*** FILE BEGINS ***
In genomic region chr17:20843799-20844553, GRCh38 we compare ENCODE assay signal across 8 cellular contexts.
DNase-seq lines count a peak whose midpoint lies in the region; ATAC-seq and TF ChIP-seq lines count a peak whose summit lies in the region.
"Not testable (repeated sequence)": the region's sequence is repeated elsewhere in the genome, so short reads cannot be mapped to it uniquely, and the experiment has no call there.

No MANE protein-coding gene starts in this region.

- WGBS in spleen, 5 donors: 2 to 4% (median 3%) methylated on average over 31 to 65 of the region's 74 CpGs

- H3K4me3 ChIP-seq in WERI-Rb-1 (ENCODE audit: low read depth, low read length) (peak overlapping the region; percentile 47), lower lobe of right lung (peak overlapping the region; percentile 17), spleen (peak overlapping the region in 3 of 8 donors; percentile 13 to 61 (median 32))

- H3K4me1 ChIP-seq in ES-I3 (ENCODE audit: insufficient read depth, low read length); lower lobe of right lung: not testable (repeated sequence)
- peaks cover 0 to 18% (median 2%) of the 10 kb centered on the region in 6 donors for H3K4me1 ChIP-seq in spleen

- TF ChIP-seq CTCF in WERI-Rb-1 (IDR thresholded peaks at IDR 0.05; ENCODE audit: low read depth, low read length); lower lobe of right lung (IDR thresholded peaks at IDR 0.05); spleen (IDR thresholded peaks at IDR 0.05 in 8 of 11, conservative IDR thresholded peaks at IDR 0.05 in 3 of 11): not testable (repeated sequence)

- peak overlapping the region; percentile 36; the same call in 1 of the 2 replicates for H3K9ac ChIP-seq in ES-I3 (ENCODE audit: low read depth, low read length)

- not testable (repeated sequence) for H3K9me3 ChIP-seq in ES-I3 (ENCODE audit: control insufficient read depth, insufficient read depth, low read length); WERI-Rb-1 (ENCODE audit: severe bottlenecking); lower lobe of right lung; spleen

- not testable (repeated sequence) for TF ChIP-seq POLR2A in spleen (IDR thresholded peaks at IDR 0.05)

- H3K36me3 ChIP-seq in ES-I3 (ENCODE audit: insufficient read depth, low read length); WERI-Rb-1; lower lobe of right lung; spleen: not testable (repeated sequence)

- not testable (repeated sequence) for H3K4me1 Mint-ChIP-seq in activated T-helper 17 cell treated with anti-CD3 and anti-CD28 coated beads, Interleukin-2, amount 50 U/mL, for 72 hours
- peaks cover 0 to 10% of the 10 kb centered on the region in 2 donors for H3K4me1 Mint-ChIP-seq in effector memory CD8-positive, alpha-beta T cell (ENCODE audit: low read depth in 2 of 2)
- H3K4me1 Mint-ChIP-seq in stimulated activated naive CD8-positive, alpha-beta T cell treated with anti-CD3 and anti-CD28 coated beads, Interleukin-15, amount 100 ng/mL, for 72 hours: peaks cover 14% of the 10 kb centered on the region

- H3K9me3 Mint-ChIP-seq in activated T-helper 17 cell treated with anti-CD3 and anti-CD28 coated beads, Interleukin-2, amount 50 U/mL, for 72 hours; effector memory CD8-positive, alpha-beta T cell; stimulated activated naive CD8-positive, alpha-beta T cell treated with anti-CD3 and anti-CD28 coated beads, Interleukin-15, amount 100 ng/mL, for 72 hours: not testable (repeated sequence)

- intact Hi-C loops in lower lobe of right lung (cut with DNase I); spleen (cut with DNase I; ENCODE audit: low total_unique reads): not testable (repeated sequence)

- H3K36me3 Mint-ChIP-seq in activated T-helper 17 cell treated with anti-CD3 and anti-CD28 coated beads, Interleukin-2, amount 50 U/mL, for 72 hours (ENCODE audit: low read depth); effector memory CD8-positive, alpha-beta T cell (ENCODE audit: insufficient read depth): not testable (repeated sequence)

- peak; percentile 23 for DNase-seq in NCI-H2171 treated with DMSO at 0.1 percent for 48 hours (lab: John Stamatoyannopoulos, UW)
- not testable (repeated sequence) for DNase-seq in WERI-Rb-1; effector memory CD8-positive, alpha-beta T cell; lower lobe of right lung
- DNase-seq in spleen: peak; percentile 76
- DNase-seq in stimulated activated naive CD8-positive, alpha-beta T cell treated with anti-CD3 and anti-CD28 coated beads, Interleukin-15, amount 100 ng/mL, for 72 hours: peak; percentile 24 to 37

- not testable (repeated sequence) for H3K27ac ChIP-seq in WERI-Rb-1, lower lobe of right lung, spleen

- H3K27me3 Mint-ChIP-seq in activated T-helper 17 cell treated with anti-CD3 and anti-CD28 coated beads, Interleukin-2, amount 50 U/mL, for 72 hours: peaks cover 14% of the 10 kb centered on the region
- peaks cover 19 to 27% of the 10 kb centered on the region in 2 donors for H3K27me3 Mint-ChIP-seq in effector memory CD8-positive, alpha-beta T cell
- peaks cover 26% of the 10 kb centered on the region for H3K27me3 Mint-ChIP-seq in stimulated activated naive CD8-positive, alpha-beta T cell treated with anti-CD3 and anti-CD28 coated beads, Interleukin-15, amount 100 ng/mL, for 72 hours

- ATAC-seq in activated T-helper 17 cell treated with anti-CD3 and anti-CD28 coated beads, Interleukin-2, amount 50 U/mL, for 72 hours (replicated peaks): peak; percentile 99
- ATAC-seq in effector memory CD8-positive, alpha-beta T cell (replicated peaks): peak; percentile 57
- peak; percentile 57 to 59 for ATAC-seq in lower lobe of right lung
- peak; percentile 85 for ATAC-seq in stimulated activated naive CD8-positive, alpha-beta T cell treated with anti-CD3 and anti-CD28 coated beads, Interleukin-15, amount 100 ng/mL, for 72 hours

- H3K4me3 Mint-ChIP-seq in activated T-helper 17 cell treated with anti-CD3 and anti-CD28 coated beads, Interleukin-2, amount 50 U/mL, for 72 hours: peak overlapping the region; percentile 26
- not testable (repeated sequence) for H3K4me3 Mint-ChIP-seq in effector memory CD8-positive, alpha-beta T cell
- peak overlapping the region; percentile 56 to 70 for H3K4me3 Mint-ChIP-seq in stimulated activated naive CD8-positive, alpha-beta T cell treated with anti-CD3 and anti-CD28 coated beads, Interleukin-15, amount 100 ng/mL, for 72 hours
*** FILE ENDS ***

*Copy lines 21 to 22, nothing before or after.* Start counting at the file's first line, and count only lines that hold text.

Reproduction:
- not testable (repeated sequence) for DNase-seq in WERI-Rb-1; effector memory CD8-positive, alpha-beta T cell; lower lobe of right lung
- DNase-seq in spleen: peak; percentile 76